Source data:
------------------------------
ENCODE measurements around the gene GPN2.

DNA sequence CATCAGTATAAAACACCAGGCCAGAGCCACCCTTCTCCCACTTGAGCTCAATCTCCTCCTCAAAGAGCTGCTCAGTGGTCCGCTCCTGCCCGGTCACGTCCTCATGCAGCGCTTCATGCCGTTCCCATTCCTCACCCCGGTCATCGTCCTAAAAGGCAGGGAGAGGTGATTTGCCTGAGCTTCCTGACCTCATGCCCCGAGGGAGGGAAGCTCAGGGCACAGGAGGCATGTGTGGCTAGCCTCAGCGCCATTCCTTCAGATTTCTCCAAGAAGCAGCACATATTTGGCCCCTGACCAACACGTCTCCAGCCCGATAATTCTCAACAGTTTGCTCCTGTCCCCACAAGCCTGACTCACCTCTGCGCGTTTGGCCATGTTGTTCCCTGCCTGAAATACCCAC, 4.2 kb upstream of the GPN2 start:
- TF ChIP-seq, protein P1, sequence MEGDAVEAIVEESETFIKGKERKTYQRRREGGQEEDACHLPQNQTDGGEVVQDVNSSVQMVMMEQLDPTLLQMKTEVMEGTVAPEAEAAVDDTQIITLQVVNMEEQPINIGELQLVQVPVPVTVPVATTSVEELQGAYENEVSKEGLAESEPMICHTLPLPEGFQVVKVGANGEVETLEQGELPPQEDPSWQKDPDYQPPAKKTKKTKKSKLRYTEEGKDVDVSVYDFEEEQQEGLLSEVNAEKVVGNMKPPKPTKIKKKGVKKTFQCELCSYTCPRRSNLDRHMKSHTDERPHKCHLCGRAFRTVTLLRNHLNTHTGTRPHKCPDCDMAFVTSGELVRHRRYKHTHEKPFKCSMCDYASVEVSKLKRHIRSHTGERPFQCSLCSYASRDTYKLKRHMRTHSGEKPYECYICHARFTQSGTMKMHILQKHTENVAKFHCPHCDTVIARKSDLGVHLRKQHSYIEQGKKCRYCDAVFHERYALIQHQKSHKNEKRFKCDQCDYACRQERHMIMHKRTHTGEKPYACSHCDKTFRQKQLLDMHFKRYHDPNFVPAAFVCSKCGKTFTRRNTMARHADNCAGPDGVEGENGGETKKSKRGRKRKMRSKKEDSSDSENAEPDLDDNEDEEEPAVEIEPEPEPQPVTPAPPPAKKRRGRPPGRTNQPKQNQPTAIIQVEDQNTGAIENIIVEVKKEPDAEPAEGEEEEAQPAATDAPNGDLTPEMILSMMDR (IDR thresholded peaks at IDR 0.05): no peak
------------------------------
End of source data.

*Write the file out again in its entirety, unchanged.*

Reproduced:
ENCODE measurements around the gene GPN2.

DNA sequence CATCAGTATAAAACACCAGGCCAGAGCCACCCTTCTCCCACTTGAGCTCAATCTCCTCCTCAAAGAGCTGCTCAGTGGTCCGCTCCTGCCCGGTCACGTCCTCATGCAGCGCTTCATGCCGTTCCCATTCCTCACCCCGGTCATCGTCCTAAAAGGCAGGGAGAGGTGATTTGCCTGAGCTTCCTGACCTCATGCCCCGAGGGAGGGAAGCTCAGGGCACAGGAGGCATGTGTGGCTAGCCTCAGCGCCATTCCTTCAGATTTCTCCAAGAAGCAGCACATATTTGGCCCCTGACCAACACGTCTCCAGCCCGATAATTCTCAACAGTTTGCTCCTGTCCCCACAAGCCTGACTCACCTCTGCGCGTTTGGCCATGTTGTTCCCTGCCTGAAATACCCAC, 4.2 kb upstream of the GPN2 start:
- TF ChIP-seq, protein P1, sequence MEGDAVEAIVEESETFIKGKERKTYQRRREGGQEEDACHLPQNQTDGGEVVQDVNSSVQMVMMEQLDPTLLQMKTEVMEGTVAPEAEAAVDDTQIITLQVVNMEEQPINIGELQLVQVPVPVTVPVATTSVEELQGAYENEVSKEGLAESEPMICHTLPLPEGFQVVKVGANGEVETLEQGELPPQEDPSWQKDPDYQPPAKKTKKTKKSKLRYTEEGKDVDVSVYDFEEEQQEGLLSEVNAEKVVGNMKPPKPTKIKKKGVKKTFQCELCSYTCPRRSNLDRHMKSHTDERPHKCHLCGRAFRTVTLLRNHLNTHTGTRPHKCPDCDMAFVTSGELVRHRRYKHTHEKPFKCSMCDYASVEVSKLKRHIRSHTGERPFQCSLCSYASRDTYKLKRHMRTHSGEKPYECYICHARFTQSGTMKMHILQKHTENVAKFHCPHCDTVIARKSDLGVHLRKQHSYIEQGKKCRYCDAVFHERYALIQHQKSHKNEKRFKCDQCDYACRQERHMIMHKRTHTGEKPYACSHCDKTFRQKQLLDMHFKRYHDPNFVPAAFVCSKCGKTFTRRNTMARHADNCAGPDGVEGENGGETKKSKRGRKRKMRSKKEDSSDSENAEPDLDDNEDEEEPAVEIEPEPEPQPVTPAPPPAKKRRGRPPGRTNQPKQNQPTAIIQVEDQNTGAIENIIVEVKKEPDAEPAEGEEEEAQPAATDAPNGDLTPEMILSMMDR (IDR thresholded peaks at IDR 0.05): no peak